Where The Rain Gets In - A Fall Service Story
Holier Than Thou
Steel is real. And sometimes, it's a real pain in the butt. I've seen some beautiful examples of ferrous fine art rot straight through and those preventable casualties inform the persnickety steps I take in caring for my own bikes. Yes, even my bikes that aren't likely to develop pin-holes in the tubes.
Any conversation I have to preface with the words "I genuinely wasn't trying to be an ass" isn't likely a win. Two pints into a conversation a friend-of-a-friend notes that thanks to the impressive reliability of his Chris King bottom bracket and Manic dropper post, he hasn't had his cranks or post out of his bike in a decently solid two-plus year of riding. Before I can stop myself, I say "I wonder how much water is sitting in your frame." Ouch, if looks could maim.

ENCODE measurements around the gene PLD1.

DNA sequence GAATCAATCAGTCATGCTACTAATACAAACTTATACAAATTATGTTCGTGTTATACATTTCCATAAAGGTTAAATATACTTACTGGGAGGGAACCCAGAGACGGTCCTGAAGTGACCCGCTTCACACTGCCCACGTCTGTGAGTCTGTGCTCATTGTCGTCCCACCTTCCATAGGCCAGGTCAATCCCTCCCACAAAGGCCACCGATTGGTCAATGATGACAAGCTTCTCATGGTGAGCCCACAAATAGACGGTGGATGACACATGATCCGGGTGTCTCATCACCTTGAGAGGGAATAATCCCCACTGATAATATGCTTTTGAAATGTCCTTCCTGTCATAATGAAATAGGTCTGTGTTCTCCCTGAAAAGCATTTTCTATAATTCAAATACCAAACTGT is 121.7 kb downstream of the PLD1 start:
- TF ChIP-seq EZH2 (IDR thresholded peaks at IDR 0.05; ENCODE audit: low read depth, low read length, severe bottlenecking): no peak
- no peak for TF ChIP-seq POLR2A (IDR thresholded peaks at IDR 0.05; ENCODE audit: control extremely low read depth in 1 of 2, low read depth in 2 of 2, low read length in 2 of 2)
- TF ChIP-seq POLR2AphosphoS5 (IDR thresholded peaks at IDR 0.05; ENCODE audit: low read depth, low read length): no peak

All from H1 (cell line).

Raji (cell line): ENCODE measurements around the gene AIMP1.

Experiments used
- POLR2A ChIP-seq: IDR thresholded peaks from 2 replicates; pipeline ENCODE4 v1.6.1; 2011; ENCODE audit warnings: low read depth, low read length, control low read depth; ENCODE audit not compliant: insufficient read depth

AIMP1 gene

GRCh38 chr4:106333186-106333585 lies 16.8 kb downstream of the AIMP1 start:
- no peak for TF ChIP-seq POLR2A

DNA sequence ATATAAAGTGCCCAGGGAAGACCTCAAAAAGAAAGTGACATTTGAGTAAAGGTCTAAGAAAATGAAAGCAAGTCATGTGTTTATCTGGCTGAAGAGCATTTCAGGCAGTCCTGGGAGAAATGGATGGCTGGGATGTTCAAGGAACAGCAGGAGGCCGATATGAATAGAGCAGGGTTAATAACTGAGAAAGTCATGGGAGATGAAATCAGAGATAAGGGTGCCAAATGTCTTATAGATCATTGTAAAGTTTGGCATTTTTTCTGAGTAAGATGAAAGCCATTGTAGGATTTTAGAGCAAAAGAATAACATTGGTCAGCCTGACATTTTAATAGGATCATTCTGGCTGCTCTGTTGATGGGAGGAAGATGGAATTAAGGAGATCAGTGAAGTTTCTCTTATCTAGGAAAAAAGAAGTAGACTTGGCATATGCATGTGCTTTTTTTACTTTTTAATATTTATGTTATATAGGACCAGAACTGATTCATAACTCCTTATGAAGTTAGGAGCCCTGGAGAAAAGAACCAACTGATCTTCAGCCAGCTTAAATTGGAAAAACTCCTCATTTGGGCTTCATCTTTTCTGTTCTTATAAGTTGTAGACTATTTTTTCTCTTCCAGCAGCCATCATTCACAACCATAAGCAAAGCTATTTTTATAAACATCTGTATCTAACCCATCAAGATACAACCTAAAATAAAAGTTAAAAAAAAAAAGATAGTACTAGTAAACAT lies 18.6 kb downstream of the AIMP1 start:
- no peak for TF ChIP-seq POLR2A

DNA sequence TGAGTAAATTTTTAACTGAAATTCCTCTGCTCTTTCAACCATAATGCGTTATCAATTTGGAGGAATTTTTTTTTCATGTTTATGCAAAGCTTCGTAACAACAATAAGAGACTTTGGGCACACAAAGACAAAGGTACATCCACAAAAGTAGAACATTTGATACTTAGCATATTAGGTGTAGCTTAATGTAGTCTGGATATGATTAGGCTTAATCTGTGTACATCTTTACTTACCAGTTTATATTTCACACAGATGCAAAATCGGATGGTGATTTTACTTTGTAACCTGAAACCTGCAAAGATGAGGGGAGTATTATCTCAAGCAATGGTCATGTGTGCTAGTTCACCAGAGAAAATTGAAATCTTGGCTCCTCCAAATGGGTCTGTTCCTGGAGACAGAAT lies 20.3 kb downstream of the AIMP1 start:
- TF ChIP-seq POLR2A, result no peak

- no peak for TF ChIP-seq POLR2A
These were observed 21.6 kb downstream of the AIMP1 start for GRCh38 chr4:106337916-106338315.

Once the seat post was removed and the bike turned over there was a decent sized puddle on the floor. Thanks to the internal architecture, removing the bottom bracket (threaded thankfully) yielded another smaller wet spot. That's 1 gram per millilitre weight weenies.
After truly wet rides, I remove the seat post from my bike and hang it up.* I notice it makes a big difference in the amount of moisture accumulated in the bottom bracket shell when I do swap out cups & bearings.
*Hanging a bike is ideal as it helps keep the seals and bushings lubricated, except with inverted forks
Removing a seat post is not an epic endeavour. I have to loosen four bolts - including my dropper post remote - as well as my seat post QR to get it out and it's still a three minute job. Maximum. On most bikes this means at most a minute less time surfing NSMB.com on the can before that warm post-ride shower.
Whether lucky enough to get out in daylight, or riding alone in the dark, if you're tackling the wet and greasy this winter please don't forget to let your bike breathe!